For example, lets imagine Irrational Cosi wants to buy a gift for his girlfriend. He is undecided between buying a smartphone of the best quality that costs $500 or buying a tablet of a low quality that costs $500. Irrational Cosi probably evaluates the products under the ranking effect and ends up buying the smartphone (and his girlfriend will most likely be happier with that decision), but is a cellphone better than a tablet?.
This behavior occurs even when there is clear information from other categories that allows a direct and easy comparison. Leclerc, Hsee y Nunes (2005) call this “narrow focusing”, because people prefer to focus on the category that a specific product belongs to, in other words, people prefer to narrow/simplify information.
To prove this, Leclerc, Hsee y Nunes (2005) carried out an experiment where three groups of students were asked to imagine that they were going to buy a car. The first group had a list with four models of Volkswagen and four Audis. The horsepower in the Audis varied from 190 to 300 and the horsepower in Volkswagens form 100 to 190. They were told they had to choose between the Audi A4 (the lowest model in the high status category) and the Volswagen Passat V6 (the highest model in the low status category). They knew each car costed around $30,000, and they were asked to disclose how much they were willing to pay for each one. The second group had only a list of four Audi models and were told they were interested in the A4 (the lowest model in the high status category), and had to value it. The third group had a list with four Volkswagen models and were told that they were interested in the Passat V6 (the highest model in the low status category), and were asked to value it.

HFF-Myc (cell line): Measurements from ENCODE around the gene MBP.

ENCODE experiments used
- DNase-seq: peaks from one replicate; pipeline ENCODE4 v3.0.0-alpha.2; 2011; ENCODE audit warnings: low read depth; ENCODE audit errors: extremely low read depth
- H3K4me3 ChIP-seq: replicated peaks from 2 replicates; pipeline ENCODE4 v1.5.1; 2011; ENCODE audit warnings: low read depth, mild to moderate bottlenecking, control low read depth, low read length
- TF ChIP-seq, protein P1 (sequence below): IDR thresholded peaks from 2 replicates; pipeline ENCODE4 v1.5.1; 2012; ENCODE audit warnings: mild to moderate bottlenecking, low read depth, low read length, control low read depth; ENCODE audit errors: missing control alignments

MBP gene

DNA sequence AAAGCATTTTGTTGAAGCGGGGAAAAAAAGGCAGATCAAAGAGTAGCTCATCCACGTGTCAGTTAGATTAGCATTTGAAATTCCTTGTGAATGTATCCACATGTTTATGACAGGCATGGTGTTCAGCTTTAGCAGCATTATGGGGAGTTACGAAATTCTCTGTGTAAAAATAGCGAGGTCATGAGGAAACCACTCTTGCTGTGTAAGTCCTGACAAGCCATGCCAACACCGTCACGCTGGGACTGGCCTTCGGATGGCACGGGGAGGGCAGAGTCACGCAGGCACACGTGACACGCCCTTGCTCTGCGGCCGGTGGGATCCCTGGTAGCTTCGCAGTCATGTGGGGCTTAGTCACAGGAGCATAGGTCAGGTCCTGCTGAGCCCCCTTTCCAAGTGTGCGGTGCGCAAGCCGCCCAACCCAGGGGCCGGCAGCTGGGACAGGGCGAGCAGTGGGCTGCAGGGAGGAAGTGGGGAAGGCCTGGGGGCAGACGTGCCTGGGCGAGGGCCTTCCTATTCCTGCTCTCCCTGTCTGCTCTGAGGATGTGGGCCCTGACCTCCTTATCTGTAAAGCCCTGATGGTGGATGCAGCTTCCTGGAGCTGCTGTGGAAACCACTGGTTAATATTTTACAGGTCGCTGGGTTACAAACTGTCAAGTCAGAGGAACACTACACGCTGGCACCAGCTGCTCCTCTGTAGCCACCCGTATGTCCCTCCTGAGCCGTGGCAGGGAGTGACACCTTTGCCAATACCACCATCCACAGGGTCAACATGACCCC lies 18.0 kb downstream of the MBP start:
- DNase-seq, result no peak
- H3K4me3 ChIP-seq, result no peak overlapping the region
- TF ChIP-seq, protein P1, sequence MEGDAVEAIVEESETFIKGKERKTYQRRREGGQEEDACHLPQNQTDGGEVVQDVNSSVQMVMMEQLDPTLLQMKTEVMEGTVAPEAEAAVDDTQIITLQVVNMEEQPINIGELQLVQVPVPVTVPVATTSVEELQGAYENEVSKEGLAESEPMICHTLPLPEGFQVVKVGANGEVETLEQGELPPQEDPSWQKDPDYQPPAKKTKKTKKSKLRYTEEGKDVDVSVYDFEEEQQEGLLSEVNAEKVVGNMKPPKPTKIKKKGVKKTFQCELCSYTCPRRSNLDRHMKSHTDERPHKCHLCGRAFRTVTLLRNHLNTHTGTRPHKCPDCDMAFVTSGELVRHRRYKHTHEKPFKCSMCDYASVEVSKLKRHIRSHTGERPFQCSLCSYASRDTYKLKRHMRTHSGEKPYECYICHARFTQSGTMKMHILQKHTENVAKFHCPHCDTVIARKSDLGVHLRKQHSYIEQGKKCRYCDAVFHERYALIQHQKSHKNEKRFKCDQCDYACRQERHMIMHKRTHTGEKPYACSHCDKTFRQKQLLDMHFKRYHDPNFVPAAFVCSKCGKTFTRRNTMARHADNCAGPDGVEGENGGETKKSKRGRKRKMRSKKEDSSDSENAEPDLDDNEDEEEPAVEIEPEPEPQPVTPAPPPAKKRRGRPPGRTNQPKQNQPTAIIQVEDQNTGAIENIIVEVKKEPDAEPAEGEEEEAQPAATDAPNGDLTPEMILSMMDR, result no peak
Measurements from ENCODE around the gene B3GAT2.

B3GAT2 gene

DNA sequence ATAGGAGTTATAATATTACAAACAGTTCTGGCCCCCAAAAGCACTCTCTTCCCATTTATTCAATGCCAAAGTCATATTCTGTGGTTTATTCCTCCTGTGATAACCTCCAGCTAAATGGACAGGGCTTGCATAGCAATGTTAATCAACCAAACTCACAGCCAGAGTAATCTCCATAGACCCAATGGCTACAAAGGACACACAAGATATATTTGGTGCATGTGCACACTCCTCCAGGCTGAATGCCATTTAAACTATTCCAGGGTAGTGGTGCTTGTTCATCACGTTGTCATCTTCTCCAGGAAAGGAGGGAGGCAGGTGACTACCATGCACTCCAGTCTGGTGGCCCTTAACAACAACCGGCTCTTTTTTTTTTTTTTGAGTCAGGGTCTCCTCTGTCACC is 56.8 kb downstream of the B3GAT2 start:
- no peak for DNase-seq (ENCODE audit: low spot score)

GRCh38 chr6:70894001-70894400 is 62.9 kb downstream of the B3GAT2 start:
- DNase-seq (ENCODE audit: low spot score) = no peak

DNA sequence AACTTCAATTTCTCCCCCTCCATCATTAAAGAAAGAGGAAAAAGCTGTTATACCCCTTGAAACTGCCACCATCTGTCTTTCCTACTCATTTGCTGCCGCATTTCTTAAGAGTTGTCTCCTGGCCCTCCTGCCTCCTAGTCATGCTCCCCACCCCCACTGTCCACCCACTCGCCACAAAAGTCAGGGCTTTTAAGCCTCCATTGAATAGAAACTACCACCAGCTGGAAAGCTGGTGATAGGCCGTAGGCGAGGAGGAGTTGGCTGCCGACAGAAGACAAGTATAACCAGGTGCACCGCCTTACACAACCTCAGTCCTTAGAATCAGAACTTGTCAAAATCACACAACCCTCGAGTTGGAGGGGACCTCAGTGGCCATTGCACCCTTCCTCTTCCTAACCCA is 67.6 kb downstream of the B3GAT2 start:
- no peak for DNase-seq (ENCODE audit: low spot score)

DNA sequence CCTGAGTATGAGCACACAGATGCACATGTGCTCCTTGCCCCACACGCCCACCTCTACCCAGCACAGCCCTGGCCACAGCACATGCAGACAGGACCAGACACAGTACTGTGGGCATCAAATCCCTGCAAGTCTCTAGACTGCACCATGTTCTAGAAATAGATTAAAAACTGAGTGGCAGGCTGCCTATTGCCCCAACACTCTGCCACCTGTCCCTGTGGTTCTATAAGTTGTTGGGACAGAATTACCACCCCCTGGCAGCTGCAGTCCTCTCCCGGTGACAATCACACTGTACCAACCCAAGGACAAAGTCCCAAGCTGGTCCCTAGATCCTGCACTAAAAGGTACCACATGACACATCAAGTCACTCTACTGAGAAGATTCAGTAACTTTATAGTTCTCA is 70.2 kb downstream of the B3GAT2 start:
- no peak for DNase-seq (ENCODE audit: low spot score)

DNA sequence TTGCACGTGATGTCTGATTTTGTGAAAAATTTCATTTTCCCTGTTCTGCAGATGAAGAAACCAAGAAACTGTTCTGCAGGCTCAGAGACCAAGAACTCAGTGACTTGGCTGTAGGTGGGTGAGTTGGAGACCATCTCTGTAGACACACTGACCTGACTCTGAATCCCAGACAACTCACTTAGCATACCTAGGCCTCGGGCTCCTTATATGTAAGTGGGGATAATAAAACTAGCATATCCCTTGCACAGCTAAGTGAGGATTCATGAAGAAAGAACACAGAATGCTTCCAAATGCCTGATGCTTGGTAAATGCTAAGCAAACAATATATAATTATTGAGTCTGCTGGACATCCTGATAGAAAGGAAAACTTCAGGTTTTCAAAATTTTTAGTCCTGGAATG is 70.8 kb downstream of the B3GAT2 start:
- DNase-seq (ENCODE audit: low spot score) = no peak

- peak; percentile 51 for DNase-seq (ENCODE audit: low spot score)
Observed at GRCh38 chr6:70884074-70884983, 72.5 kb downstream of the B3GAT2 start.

The first group showed they were willing to pay more for the “worst” Audi ($24,742) than for the “best” Volkswagen ($23,953); The interesting thing occurs when there is no reference point, as the third group was willing to pay more for the “best” Volkswagen ($24,855) than for the “worst” Audi ($22,879).
The first group demonstrated the influence that brands have as reference points of what we desire. But the second and third group demonstrated how we are inclined to better evaluating a product of a lower price and a higher quality within its own category, compared to one of a higher price and a lower quality within its category. When a separate evaluation is made, we use the category, and what’s in it, as point of reference, as we focus in only one subset of information.
Be careful however, this doesn’t mean that if we have a product of less quality (compared to another brand) we have to isolate it or force the comparison against another with less quality; it simply means that we can compare it against ourselves (not necessarily against the competition), or we could simply create a new category in which Irrational Cosi can perceive it as the best in its category, assigning that way more value to our product.